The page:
How to Become Brave Through Songwriting

Bárbara Tinoco

Words: Tomás Monteiro
Photo: Sebas Ferreira

Rewinding to the summer of 2018, Bárbara Tinoco went to a blind audition for The Voice Portugal. 
She had the best outcome a portuguese contestant has ever had, even though she didn’t turn any chairs. After not going through, she was asked to sing an original song, which caught everyone’s attention, including her current manager’s. And, a few months later, she filmed a music video for that song. It describes, almost step by step, a love story between two people.
Fast forwarding to today, that song has amassed almost ten million views and around five million streams in a bit less than three years; and it opens her recently launched debut album.

Bárbara entered the music scene in Portugal not only by proving that talent shows don’t define your career in music but she also brought a fresh approach to songwriting in portuguese. 
She’s now twenty two years old but she started songwriting at a very young age. She’s inspired by love and she clearly portrays how coming of age can be for every other teenager. We could even say that she’s a very special girl next door, writing simple but yet very meaningful songs that describe love and life as they are. 
Once we come across any of her interviews we can get a glimpse of what’s behind her songs and, by getting to know the background of them, we get invited to go across many layers and see the purity of her words and catchy melodies. 

We’re now at a sold out Coliseu dos Recreios waiting for her to come on stage. The album she’s presenting is, as she puts it, “her journal” to the world and it’s the beginning of a beautiful letter (that we can only foresee to be as bright as she deserves).

The set begins with “Estrelas” (“Stars”) originally sung by her and Carolina Deslandes, a song that portrays a misunderstanding between her and her manager. Later on we take a walk on a world of pop music, filled with traditional folk influences mixed with the flow of someone who loves hip-hop music.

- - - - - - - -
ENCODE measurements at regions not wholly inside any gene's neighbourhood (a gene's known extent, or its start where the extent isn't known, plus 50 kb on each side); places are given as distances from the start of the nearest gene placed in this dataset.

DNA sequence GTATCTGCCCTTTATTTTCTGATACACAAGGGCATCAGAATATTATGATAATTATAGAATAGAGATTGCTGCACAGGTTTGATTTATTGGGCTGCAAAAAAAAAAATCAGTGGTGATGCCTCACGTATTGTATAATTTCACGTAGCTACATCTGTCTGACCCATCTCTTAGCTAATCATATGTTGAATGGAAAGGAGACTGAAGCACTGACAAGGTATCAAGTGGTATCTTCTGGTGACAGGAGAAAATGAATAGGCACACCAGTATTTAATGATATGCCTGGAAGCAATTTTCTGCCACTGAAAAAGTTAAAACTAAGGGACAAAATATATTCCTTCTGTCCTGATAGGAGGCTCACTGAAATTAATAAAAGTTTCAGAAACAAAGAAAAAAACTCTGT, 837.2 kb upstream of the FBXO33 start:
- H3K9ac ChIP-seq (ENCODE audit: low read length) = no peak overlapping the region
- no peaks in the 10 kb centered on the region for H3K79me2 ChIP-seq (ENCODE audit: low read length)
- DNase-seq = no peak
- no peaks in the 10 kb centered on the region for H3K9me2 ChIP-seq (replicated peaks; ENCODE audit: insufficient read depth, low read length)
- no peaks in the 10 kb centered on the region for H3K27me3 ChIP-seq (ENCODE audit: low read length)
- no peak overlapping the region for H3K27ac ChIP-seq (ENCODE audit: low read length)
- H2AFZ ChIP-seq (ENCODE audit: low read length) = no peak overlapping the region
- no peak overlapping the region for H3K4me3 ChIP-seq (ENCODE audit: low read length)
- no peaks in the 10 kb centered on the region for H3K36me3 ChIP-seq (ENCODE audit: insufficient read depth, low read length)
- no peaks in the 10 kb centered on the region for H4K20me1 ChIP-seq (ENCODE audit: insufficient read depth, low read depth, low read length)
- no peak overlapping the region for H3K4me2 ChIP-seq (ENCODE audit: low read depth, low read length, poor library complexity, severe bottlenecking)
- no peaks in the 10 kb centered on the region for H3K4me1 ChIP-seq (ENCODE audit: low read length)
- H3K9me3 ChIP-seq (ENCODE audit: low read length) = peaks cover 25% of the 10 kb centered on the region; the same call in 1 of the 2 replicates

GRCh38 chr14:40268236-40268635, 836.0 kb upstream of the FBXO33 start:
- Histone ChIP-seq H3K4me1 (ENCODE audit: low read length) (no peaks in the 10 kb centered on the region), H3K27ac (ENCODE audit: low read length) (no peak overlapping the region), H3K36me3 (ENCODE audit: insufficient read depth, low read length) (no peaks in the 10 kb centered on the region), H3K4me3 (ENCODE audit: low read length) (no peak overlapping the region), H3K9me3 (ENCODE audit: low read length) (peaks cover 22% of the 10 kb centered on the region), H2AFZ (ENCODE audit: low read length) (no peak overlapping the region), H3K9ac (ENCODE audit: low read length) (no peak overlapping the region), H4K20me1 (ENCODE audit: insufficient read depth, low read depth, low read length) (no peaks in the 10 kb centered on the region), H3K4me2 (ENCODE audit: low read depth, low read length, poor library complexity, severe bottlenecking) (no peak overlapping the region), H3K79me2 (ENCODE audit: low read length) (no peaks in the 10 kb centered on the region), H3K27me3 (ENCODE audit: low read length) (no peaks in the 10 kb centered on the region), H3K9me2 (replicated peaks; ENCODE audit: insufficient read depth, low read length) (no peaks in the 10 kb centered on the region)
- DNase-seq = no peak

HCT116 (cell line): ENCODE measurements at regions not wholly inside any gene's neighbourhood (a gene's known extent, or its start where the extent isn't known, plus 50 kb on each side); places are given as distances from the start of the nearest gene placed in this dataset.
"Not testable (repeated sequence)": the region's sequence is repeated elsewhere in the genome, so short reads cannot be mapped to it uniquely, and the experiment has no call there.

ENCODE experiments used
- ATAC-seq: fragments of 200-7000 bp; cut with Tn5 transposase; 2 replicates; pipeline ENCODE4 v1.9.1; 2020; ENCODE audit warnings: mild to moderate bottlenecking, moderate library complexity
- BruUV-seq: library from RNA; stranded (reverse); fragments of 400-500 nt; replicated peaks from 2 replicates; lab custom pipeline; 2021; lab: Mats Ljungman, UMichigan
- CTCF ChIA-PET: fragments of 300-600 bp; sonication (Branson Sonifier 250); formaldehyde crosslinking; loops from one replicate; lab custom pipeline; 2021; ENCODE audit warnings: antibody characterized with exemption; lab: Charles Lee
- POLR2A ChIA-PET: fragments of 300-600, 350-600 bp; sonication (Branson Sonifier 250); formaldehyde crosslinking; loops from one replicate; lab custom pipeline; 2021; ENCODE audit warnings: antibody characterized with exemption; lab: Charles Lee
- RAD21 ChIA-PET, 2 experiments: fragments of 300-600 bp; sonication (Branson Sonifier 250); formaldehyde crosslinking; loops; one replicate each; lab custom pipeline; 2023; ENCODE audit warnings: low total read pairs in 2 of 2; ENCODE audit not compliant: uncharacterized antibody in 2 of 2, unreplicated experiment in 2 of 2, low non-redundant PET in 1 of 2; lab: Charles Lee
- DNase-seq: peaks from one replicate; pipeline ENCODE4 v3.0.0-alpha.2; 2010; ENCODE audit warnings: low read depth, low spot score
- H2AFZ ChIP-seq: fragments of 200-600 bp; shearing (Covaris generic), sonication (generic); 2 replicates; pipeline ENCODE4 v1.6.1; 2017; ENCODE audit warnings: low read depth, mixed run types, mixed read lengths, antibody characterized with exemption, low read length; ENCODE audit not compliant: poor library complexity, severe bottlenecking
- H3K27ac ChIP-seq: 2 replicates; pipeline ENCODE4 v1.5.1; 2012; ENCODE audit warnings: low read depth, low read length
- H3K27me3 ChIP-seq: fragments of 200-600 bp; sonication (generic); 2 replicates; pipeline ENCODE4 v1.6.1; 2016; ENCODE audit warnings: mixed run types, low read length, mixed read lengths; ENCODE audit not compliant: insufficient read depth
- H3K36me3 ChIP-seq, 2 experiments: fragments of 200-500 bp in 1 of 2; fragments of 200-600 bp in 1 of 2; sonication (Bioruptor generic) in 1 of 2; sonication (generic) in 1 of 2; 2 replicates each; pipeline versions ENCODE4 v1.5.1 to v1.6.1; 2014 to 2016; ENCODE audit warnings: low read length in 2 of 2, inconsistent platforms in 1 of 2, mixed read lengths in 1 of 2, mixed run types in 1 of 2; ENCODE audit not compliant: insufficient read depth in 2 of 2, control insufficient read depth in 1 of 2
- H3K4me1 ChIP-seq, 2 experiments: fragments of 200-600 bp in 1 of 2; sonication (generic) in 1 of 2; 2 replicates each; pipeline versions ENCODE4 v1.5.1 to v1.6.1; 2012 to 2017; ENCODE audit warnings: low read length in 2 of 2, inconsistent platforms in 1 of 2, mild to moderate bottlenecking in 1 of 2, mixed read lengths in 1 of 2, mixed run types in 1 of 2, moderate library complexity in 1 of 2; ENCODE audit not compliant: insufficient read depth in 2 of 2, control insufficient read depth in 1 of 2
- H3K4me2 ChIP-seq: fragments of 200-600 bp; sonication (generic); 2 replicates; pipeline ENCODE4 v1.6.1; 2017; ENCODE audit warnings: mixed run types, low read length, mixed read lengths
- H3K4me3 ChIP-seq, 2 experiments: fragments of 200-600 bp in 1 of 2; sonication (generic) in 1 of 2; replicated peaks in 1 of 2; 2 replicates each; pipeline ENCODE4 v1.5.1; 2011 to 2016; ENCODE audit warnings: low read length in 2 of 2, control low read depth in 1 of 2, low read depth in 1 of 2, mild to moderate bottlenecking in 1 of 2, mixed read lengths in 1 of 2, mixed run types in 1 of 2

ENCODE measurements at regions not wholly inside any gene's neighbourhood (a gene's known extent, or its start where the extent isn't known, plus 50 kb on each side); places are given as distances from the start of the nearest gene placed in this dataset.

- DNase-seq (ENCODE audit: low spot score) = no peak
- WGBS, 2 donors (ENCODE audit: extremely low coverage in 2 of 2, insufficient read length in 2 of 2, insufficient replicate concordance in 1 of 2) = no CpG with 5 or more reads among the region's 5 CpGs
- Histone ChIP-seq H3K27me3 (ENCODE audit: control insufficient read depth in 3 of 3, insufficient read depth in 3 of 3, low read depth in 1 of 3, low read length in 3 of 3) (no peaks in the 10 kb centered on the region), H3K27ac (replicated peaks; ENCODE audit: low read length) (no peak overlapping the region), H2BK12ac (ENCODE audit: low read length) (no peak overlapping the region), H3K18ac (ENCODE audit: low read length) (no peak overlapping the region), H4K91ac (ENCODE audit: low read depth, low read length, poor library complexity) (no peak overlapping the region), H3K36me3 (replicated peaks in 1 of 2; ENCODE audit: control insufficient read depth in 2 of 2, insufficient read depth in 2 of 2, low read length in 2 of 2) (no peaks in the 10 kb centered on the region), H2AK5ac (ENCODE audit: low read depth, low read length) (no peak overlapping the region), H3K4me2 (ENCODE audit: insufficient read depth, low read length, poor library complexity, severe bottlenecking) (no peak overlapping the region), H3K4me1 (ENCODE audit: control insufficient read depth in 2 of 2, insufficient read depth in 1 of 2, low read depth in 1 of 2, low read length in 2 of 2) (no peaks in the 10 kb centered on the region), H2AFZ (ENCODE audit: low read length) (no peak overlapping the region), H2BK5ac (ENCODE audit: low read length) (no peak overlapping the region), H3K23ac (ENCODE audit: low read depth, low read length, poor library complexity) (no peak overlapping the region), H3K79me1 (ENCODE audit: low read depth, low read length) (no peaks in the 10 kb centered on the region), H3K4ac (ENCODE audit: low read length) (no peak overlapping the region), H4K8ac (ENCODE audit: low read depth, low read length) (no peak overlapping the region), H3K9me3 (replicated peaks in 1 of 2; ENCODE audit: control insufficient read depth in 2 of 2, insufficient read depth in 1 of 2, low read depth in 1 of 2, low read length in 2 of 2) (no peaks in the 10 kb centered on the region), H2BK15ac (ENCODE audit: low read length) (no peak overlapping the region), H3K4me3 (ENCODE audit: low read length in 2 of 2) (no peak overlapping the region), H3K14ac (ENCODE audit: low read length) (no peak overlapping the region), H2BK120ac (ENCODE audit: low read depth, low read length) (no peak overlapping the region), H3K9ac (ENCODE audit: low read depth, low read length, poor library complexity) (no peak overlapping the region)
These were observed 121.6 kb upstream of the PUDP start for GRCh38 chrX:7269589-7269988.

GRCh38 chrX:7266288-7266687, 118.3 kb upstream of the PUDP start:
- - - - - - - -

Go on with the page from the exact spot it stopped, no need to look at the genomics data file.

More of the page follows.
From then on, we could attempt to describe the whole show and even translate a few of her verses, but we probably wouldn’t make justice to them. 

“A songwriter must be brave. (…) For example, I was reluctant to write ‘tampons’ in a song but then I asked myself ‘Why shouldn’t I use that word in a song when it’s about something so mundane?’”.
She said this in an interview but her bravery goes far beyond using specific words on songs. 
Once we go past some of her hits, we are introduced to two beautiful stories in the form of songs: a love letter between her grandparents and a tribute to two children that passed way before time. 

Let’s quickly redefine bravery. 

If we all agree that certain themes should be approached very carefully, death is certainly one that almost became a tabu amongst western cultures. We don’t talk about it on a daily basis because it is a reminder of time passing by, in a fast paced stream uncontrollable by human kind. 
What Bárbara did here – and with all her art and career, to be honest – is a very brave step of carefully handling such a theme and wrap it in a beautiful and meaningful song. The song is called “para o Rafael e para a Maria Vitória” (“to Rafael and to Maria Vitória”) and it is one of the most beautiful lullabies we will ever listen to.

Bravery is exactly this. 
To tell your truth wether it is comfortable to others or not. To open up one’s heart for the world to see our fragilities. To book one of the most desired venues to perform in Portugal with only two songs out. To show that nothing live up to a standard of perfection and yet it can be so worth it. To not turn any chairs on The Voice and still feel that it’s right to release your own music. To show our healed wounds to the world.

And, as we see Bárbara growing as an artist, we are lucky enough to be inspired by such a brave woman as her.

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